Exposure to noise may increase risk of hypertension
Exposure to noise appears to be a predictor of hypertension, with a positive dose-response association between them, according to integrated epidemiological evidence from a recent meta-analysis.
The authors searched PubMed and Embase from inception through December 2016 to identify observational epidemiological studies analysing the association between noise and risk of hypertension. They used a random effects model to combine the results of included studies. Dose-response meta-analysis was done to examine the potential dose-response relationship.
A total of 32 studies (five cohort studies, one case-control study and 26 cross-sectional studies) were included, which involved 264,678 participants.
Based on the pooled result, living or working in environment with noise exposure could heighten the risk of hypertension (odds ratio [OR], 1.62; 95 percent CI, 1.40 to 1.88). There was no evidence of a curve linear association between noise and hypertension risk.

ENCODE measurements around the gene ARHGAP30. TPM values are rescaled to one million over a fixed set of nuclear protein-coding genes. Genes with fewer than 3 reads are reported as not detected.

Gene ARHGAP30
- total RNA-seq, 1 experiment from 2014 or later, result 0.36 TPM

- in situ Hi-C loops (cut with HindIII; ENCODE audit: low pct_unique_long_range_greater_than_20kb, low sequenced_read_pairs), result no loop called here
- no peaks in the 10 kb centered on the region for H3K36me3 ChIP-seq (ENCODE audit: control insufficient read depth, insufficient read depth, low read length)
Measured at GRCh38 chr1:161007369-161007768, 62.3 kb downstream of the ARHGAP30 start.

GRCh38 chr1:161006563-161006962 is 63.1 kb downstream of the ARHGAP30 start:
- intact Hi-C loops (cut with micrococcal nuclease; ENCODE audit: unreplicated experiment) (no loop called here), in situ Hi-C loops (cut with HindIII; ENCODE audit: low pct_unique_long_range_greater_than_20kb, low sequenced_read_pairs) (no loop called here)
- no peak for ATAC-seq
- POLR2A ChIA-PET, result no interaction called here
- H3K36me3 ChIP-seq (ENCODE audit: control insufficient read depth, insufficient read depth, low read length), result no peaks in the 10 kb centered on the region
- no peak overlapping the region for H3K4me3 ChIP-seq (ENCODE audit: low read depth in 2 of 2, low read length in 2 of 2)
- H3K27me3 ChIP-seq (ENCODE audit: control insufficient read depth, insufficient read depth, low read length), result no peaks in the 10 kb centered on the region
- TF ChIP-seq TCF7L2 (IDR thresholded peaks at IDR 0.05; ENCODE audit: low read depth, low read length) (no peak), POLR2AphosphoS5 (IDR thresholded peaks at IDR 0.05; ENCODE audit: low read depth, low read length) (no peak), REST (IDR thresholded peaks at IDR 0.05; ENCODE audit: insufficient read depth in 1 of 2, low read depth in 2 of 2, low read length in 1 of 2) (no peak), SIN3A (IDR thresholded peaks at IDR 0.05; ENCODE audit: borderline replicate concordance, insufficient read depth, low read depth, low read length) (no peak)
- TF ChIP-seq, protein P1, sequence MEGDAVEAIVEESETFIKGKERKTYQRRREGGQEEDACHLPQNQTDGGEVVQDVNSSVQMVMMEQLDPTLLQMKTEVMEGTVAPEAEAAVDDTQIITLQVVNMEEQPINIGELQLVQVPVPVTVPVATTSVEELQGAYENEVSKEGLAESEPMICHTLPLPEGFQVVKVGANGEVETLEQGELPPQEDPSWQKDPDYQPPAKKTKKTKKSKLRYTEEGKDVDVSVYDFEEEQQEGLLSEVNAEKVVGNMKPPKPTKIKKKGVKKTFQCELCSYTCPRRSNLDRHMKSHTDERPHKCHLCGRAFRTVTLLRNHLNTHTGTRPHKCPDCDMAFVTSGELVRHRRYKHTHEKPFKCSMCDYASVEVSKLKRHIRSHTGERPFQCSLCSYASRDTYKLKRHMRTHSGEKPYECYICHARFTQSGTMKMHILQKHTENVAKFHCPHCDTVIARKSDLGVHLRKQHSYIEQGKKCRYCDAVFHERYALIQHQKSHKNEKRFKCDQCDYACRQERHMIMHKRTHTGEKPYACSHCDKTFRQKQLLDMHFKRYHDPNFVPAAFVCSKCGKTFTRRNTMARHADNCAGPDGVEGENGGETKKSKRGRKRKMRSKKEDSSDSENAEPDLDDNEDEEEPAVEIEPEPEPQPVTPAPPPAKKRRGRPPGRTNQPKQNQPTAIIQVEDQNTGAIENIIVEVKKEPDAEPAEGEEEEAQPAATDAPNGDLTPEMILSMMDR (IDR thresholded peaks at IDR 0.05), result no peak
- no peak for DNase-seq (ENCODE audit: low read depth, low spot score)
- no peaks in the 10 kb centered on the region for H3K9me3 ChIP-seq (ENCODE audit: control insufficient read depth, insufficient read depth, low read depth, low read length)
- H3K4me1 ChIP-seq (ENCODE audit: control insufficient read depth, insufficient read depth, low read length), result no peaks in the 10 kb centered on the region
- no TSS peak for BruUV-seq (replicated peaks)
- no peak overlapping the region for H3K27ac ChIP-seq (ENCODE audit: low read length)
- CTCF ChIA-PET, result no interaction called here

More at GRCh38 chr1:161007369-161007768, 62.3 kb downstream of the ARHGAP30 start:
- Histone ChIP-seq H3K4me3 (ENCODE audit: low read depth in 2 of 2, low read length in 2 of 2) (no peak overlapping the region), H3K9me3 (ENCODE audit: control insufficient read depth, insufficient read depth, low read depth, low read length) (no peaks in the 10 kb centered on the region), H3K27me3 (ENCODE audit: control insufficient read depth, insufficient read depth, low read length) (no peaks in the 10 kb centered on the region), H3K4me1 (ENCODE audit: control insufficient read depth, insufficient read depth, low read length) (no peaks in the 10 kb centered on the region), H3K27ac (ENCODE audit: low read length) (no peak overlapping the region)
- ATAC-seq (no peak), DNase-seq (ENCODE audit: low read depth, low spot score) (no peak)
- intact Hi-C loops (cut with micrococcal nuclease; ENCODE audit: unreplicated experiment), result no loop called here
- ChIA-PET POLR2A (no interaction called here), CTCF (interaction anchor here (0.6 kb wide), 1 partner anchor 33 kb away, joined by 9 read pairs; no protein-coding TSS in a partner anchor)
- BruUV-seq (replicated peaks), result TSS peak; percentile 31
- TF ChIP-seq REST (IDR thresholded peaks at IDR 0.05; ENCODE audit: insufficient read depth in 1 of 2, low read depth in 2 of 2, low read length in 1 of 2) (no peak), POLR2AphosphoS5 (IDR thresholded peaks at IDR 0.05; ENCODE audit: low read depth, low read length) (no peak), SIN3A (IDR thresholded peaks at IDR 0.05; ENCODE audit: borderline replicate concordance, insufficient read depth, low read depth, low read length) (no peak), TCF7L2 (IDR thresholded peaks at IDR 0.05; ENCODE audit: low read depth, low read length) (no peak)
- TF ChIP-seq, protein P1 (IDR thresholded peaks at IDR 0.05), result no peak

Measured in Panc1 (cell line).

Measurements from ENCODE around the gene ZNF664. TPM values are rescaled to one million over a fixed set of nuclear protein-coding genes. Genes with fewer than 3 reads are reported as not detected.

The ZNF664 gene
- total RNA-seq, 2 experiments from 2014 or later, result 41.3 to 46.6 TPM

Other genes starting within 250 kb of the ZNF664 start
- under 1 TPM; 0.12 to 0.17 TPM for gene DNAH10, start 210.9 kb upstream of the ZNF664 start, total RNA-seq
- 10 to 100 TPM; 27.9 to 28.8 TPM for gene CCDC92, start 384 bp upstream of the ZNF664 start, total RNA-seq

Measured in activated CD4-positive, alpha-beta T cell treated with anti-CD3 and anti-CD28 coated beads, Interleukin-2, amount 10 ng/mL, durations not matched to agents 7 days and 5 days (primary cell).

A dose-response analysis revealed that the combined OR of hypertension was 1.06 (1.04 to 1.08) for an increase of per 10 dB(A).
“An increasing amount of original studies suggested that exposure to noise could be associated with the risk of hypertension, but the results remain inconsistent and inconclusive,” the authors noted.
One such study was conducted by Huang and colleagues. They conducted a meta-analysis of observational studies and found that aircraft noise could contribute to the prevalence of hypertension. However, the evidence was inconclusive due to several limitations in study populations, exposure characterization and adjustment for important confounders. [Noise Health 2015;17:93-7]